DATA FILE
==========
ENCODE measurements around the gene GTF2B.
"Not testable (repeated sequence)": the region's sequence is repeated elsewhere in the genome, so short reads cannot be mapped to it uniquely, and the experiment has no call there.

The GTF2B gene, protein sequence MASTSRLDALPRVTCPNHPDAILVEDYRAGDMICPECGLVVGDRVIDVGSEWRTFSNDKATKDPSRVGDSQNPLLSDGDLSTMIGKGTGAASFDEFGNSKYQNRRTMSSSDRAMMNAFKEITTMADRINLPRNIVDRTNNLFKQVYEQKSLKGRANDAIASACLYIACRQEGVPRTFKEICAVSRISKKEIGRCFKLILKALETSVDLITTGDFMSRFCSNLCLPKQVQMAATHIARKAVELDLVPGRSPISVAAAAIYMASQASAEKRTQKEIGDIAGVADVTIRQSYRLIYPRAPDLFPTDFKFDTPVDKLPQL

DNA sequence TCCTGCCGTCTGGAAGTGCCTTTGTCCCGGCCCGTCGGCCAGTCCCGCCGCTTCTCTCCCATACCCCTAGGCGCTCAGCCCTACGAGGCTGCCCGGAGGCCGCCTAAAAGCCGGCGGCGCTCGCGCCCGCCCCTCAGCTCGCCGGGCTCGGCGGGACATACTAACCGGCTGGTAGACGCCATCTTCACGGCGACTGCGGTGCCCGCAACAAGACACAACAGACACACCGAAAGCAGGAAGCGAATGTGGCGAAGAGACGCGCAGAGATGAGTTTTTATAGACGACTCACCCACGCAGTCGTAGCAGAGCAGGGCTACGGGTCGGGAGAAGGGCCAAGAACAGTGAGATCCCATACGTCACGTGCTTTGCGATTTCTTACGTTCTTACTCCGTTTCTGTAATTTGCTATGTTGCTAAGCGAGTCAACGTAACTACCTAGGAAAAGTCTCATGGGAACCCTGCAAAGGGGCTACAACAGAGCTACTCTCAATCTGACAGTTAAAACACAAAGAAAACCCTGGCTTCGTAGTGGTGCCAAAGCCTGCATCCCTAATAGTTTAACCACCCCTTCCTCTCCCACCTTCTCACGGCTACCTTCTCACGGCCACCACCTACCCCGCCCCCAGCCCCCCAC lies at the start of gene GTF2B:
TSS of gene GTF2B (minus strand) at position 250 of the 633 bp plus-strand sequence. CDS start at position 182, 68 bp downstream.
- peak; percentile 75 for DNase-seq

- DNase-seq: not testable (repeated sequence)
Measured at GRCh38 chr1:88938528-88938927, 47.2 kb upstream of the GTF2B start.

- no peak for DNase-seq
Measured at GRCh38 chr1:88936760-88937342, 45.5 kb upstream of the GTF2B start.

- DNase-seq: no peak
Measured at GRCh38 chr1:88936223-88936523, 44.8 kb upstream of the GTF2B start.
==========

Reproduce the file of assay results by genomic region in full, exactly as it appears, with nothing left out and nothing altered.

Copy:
ENCODE measurements around the gene GTF2B.
"Not testable (repeated sequence)": the region's sequence is repeated elsewhere in the genome, so short reads cannot be mapped to it uniquely, and the experiment has no call there.

The GTF2B gene, protein sequence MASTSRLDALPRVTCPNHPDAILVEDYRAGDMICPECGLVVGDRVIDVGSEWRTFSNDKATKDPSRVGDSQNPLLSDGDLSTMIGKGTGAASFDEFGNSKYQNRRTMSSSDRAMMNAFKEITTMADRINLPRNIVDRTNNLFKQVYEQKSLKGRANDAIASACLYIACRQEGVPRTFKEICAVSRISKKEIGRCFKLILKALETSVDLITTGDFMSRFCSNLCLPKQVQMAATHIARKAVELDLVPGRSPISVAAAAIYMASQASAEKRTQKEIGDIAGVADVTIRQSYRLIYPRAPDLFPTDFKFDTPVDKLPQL

DNA sequence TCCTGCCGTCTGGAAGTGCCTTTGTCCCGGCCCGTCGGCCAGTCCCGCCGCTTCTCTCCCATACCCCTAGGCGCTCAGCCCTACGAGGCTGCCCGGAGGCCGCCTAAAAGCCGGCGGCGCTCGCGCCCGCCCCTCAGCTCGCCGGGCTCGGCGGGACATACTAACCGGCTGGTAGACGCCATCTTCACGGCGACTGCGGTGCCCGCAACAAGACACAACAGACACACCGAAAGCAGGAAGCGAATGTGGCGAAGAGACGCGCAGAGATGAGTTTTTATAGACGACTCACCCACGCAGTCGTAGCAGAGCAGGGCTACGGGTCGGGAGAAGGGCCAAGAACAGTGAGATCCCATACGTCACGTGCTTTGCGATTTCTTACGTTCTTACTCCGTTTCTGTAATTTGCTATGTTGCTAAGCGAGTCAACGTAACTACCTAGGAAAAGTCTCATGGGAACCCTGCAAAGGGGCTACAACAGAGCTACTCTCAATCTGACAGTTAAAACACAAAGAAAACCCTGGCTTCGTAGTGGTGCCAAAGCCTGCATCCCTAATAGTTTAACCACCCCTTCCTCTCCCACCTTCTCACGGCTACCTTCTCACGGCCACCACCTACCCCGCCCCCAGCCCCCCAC lies at the start of gene GTF2B:
TSS of gene GTF2B (minus strand) at position 250 of the 633 bp plus-strand sequence. CDS start at position 182, 68 bp downstream.
- peak; percentile 75 for DNase-seq

- DNase-seq: not testable (repeated sequence)
Measured at GRCh38 chr1:88938528-88938927, 47.2 kb upstream of the GTF2B start.

- no peak for DNase-seq
Measured at GRCh38 chr1:88936760-88937342, 45.5 kb upstream of the GTF2B start.

- DNase-seq: no peak
Measured at GRCh38 chr1:88936223-88936523, 44.8 kb upstream of the GTF2B start.